Thirty Days Hath September This work has been published in the Teen Ink monthly print magazine.

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   September means change. Like the cold fronts that rush to push away the humid August days, tearing off the month of August from my calendar reveals the month "September," and all its cold realities. Only the month of September could have a holiday called "Labor Day." At the very outset of September, my family starts packing up our summer house and boarding it up for the winter. Saying good-bye to our summer neighbors means saying good-bye to the fun of the beach. We try to stretch out our final week at Nantasket, but September calls, and we must answer.

September means school which means shopping for school clothes. A visit to the mall proves that most of my friends have the same idea. As I wander through the jungle of shelves, clothes hang like giant leaves on silver tropical trees. Jeans piled high in dull-blue mounds, with people picking through them, remind me of mountaineers trapped in an avalanche, digging their way to safety.

Everyone in the world wants sneakers at the same time, like ants running into an ant hill. I wait for a worn seat to sit on. Like a game of musical chairs, when one customer gets up, three try to sit down.

September helps fall push summer back into our memories. And somehow, the month becomes a magician, full of illusions. Early September trees shade us from hot sun. The leaves rustle softly, as if moved by nature's hand. As September waves its wand, giants soldiers wearing uniforms of red, orange, green, and gold, line my street.Their fingers grow stiff from the cold winds, and they drop their jackets down into the streets.

September seems to get colder, but its multi-colored soldiers tell me it's time to get warmer, more active, and ready for sports and the fun of fall and winter. For example, take apple-picking. Our family usually drives up to Stow and buys a large empty bag for five dollars. Then we invade the orchards like pirates looking for gold. Our plastic treasure chest stretches to accommodate more red and gold jewels. The gems on the highest branches always look the most tempting. I try to climb the tree and have my brother stand on my shoulders to reach for that perfect apple, way, way, way up there on that little branch. Unable to reach the apple, we shake the apple loose and try to catch it before it hits the ground with a thud. Nothing beats biting into a crisp, juicy-fresh apple, and being outdoors with the bees.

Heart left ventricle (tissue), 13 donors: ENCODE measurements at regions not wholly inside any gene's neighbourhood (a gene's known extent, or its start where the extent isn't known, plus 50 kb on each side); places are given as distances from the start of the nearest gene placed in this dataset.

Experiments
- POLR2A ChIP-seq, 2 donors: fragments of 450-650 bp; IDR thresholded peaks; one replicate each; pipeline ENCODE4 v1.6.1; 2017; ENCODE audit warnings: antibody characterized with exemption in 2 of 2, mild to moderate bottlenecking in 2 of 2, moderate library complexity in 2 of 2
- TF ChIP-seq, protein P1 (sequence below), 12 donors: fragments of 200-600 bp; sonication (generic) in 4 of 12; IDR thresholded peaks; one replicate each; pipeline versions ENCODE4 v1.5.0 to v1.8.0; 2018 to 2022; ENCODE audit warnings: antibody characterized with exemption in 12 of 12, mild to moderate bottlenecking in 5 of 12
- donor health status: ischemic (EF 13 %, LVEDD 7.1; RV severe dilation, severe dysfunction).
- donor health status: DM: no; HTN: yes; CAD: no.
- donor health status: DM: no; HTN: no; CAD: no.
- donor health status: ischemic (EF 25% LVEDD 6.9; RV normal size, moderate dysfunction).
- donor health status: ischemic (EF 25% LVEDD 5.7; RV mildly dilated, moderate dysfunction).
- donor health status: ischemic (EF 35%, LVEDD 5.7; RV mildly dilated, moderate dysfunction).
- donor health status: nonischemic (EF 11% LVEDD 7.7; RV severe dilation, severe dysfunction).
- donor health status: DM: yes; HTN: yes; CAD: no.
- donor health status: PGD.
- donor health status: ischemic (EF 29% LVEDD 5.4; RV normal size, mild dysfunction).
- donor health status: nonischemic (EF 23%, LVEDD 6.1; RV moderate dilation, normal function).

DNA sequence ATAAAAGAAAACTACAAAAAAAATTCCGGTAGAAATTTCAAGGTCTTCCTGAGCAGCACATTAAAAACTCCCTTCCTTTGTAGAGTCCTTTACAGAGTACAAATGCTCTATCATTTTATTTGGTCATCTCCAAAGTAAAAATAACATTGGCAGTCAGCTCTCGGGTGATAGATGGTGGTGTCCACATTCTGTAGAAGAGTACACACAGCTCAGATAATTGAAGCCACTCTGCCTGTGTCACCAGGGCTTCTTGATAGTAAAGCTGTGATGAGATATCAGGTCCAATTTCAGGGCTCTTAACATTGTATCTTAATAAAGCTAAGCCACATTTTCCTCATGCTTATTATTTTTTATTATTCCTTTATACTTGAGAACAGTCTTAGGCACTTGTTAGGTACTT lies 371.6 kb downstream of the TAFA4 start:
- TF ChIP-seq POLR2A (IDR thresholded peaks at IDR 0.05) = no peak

I hate bees. My dad tells me that he heard that bees are extra dangerous in September because after they eat fermented fruits, they become drunk, and can sting without warning. Look out! Dive bombers ahead. They are all around us, and on the ground fueling up. Don't panic! The car is only a half-mile away!

With each passing day, I watch the sturdy oak trees standing high around my home. They create a protective green archway all summer long. However, in September the peace treaty runs out. Under the disguise of friendship, these massive sentinels fill themselves with bombs that grow in size, and become sharply pointed. Autumn sun gives the signal, and the bombardment begins. Even the slightest puff of a breeze brings a heavier shower of bombs. The squirrels living in my yard depend on the acorns that fall like a rain of ammunition. They scurry to pick up their weapons to fight the winter attack of cold. September means you must walk quickly to avoid being bopped on the head by an acorn.

The richness of September brings the Jewish holiday season. Everyone knows about the importance of religious observances, and the sweet aromas and delicious flavors of the holiday foods. In my opinion, my mother makes the world's best chicken soup. I've tasted soup in restaurants, on ships, in planes, and in other countries. The best chicken soup cooks to perfection right here in my home. I simply cannot think of September without this wonderful soup. Naturally, my mother serves other foods, but I love the chicken soup. For me, soup makes the meal.

Now the time arrives to tear September from my calendar. What a beautiful month; for even though it looks dismal at the beginning, September gets better with each passing day. I take hold of September, and crumble the month into a tight, round ball. It sounds like the rustling of a million leaves blowing on a thousand trees. Tossing the sphere into the basket, the calendar page hits the metal bottom, and makes a muffled bang. September continues to make a big impression, even after the 30th day has seen its final hour. n


This work has been published in the Teen Ink monthly print magazine. This piece has been published in Teen Ink’s monthly print magazine.






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